One of the core values underpinning the work of GDS is to ‘reflect the society we serve’. We aim to help government work better for everyone and will only achieve this if our organisation is as diverse as the society we serve.
Creating a diverse and inclusive workplace at GDS is a priority for us and we continue to make progress.
As Director General of GDS, and a Cabinet Office diversity champion, I take diversity very seriously, as do all the management team. As senior leaders, our focus should be on creating an environment that allows people to do good work.
Networks are key to this, providing support, organising training and hosting social events. We have a number at GDS, including the GDS Ethnic Minority Network, the GDS Mental Health Network and the GDS Women’s Network.
Last year, the Ethnic Minority Network organised an entire programme of events around Black History Month, including language lunch-and-learns, talks from colleagues who shared their life experiences, and a closing ceremony showcasing diversity of artistic expression within ethnic minority communities.
GDS staff and colleagues from across government said the events taught them new things, and inspired them to take action to improve ethnic diversity and inclusion in the workplace.
To support GDS on this journey, we appointed Tia Priest as GDS Diversity and Inclusion Manager. Her role is to work with colleagues to identify, improve and maintain opportunities to improve organisational culture and behaviour.
To increase the number of colleagues from ethnic minorities joining GDS, we did two things:
- we made it mandatory for everyone who sat on an interview panel to have unconscious bias training
- we ensured an ethnic minority representative on every interview panel, and compiled a list of ethnic minority volunteers from various backgrounds and with different specialisms
Because fewer people from ethnic minorities join at senior levels of GDS, we compiled a roster of senior colleagues from other organisations who could join interview panels for senior hires at GDS.
To support the Civil-Service-wide commitment to increase ethnic minority representation at Senior Civil Servant (SCS) level, I’m taking part in the Cabinet Office Sponsorship Pilot programme. I will sponsor two ethnic minority Band A+ colleagues from GDS. This involves acting as an advocate for and supporting each person, introducing them to colleagues across government and recommending them when opportunities arise.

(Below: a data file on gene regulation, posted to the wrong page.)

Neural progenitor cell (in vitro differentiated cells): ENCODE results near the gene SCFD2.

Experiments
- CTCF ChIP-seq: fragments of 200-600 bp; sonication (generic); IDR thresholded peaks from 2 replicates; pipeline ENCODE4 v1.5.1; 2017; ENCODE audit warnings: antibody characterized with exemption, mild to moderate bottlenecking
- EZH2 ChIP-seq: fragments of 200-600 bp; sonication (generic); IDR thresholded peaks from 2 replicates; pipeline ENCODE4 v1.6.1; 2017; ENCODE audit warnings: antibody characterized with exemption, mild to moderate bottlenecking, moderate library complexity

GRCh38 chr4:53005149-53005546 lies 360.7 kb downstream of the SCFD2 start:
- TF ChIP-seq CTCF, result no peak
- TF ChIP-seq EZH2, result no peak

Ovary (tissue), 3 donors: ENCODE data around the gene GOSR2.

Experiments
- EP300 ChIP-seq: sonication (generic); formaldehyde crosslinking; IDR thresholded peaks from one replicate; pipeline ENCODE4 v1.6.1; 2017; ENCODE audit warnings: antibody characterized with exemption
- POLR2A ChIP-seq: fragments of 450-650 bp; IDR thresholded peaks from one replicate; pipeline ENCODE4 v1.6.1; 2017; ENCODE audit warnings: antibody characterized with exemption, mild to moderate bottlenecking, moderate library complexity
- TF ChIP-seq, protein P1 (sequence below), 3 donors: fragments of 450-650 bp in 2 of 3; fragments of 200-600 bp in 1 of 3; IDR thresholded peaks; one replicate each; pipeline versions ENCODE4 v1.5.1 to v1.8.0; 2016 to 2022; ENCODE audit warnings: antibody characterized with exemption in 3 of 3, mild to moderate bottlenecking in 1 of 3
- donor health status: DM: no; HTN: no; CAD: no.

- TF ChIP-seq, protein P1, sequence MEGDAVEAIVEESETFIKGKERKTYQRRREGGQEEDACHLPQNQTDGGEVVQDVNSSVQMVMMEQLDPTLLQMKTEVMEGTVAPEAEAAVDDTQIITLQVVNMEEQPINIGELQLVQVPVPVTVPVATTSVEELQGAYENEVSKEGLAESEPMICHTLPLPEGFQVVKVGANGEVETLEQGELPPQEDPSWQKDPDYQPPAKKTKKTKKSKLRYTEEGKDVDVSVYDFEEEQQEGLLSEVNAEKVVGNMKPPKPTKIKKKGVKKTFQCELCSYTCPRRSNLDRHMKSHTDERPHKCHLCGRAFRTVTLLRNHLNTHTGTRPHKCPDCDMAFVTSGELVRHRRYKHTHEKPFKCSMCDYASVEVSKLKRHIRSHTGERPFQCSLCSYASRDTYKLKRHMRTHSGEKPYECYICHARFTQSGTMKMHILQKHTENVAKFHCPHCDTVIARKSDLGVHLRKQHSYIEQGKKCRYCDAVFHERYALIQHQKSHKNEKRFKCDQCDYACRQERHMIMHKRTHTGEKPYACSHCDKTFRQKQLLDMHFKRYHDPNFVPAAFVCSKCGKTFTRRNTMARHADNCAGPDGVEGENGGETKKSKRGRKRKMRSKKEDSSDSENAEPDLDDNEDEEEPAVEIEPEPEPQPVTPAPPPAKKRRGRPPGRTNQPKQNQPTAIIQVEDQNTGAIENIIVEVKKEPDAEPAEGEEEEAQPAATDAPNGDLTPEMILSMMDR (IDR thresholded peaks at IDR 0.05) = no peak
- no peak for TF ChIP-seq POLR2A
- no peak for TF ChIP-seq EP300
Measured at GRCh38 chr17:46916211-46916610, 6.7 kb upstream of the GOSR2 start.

This month, Black History Month, I am also arranging a roundtable event. We will address how we can improve the career progression to SCS level of band A and A* DDaT (Digital Data and Technology) professionals from ethnic minorities. We will also discuss how we can attract external ethnic minority DDaT professionals at SCS level.
Standing by commitments
When I joined GDS, I spoke at an all-staff huddle and made the dual commitment that we would increase the proportion of women in the organisation and that we would have a gender-balanced management team. We have achieved both.
We’ve taken a number of steps to make GDS a better place to work, regardless of gender. This has included:
- looking at the gender pay gap within GDS (we continue to explore the data to understand the right interventions to put in place)
- making sure we provide as much support as possible for people on, or returning from, maternity and shared parental leave - content designer Helen Nickolls has written about how GDS helps her balance work and parenting
- supporting job-sharing opportunities, including at senior levels - for example Emily Ackroyd and Hazel Hobbs job-share the role of Director for Strategy and Engagement
- continuing with our pledge that no-one from GDS will take part in a panel discussion of two or more people unless there is at least one woman on the panel, not including the chair - an initiative developed and supported by the Women’s Network
At July 2018, just under half of people at GDS identified as women. That’s far more than the tech industry average at 17%.
Opportunities, not just interventions
Obviously it’s important to take direct action to improve diversity and inclusion in organisations. But sometimes projects that don’t have a specific diversity and inclusion element to them can have unforeseen benefits. The GDS Academy is one such.
When we launched the GDS Academy, the aim was to provide digital, data and technology training and to build capability across the Civil Service. What we didn’t realise is that this offer would be particularly popular among older civil servants.
The majority of people who have been through the academy - which is coming up to 10,000 people - have been over the age of 40. We had one student who was considering retirement before he went on an academy course and reinvigorated his career.
Diversity as a whole
Diversity and inclusion goes beyond thinking about things like age, race and gender. GDS as an organisation serves the whole country, and that means being in the places where our users are. That’s why an important part of diversity and inclusion for us is ensuring we have a presence in the whole of the UK.
GDS has a national presence now. We have offices in Leeds, Manchester and Newcastle. Through the GDS Academy, we are extending our reach with pop-ups in Birmingham, Scotland - even in Canada! We also have a National, International and Research group, which looks at how we can improve our connections across the UK and further afield.
Diversity and inclusion should be at the heart of every organisation, as it is at GDS.